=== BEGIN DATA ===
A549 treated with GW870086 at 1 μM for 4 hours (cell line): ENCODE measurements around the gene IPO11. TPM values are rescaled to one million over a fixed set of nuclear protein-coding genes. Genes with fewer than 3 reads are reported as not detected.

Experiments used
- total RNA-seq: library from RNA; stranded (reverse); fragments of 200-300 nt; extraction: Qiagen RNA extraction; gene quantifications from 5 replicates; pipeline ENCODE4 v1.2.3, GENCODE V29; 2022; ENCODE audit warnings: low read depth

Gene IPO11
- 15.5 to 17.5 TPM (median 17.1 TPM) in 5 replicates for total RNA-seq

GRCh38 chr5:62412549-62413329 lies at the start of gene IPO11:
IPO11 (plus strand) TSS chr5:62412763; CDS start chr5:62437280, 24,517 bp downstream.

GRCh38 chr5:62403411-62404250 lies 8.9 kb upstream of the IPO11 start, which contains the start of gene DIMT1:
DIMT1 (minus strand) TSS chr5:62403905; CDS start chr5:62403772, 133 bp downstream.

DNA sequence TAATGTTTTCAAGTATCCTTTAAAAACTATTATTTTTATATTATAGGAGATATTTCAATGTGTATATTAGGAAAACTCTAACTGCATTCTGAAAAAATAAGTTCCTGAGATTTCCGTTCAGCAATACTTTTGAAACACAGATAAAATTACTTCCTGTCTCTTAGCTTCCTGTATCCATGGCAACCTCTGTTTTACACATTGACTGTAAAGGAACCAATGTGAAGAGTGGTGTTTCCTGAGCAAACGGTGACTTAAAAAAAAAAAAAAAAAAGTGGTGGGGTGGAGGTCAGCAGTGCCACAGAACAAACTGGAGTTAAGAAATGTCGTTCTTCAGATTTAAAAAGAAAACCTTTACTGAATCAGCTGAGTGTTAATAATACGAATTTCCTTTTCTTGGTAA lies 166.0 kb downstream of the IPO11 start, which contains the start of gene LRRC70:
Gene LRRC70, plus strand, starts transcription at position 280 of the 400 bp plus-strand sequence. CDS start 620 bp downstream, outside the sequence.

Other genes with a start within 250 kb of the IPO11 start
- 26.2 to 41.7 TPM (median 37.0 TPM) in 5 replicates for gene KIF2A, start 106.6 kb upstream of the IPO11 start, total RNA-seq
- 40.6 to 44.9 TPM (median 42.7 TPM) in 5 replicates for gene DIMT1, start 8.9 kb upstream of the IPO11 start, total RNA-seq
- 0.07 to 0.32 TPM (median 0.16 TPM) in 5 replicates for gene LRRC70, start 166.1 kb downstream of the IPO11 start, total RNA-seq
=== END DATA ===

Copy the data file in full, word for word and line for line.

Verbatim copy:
A549 treated with GW870086 at 1 μM for 4 hours (cell line): ENCODE measurements around the gene IPO11. TPM values are rescaled to one million over a fixed set of nuclear protein-coding genes. Genes with fewer than 3 reads are reported as not detected.

Experiments used
- total RNA-seq: library from RNA; stranded (reverse); fragments of 200-300 nt; extraction: Qiagen RNA extraction; gene quantifications from 5 replicates; pipeline ENCODE4 v1.2.3, GENCODE V29; 2022; ENCODE audit warnings: low read depth

Gene IPO11
- 15.5 to 17.5 TPM (median 17.1 TPM) in 5 replicates for total RNA-seq

GRCh38 chr5:62412549-62413329 lies at the start of gene IPO11:
IPO11 (plus strand) TSS chr5:62412763; CDS start chr5:62437280, 24,517 bp downstream.

GRCh38 chr5:62403411-62404250 lies 8.9 kb upstream of the IPO11 start, which contains the start of gene DIMT1:
DIMT1 (minus strand) TSS chr5:62403905; CDS start chr5:62403772, 133 bp downstream.

DNA sequence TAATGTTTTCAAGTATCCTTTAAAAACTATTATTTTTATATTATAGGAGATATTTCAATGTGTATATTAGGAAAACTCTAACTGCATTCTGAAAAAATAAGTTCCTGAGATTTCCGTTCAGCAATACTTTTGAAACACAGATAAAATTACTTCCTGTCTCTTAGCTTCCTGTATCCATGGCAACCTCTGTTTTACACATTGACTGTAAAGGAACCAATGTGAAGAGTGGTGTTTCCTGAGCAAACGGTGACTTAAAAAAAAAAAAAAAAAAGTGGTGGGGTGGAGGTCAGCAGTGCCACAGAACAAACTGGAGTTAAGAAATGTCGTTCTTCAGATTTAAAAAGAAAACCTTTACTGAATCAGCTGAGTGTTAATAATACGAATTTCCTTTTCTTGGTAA lies 166.0 kb downstream of the IPO11 start, which contains the start of gene LRRC70:
Gene LRRC70, plus strand, starts transcription at position 280 of the 400 bp plus-strand sequence. CDS start 620 bp downstream, outside the sequence.

Other genes with a start within 250 kb of the IPO11 start
- 26.2 to 41.7 TPM (median 37.0 TPM) in 5 replicates for gene KIF2A, start 106.6 kb upstream of the IPO11 start, total RNA-seq
- 40.6 to 44.9 TPM (median 42.7 TPM) in 5 replicates for gene DIMT1, start 8.9 kb upstream of the IPO11 start, total RNA-seq
- 0.07 to 0.32 TPM (median 0.16 TPM) in 5 replicates for gene LRRC70, start 166.1 kb downstream of the IPO11 start, total RNA-seq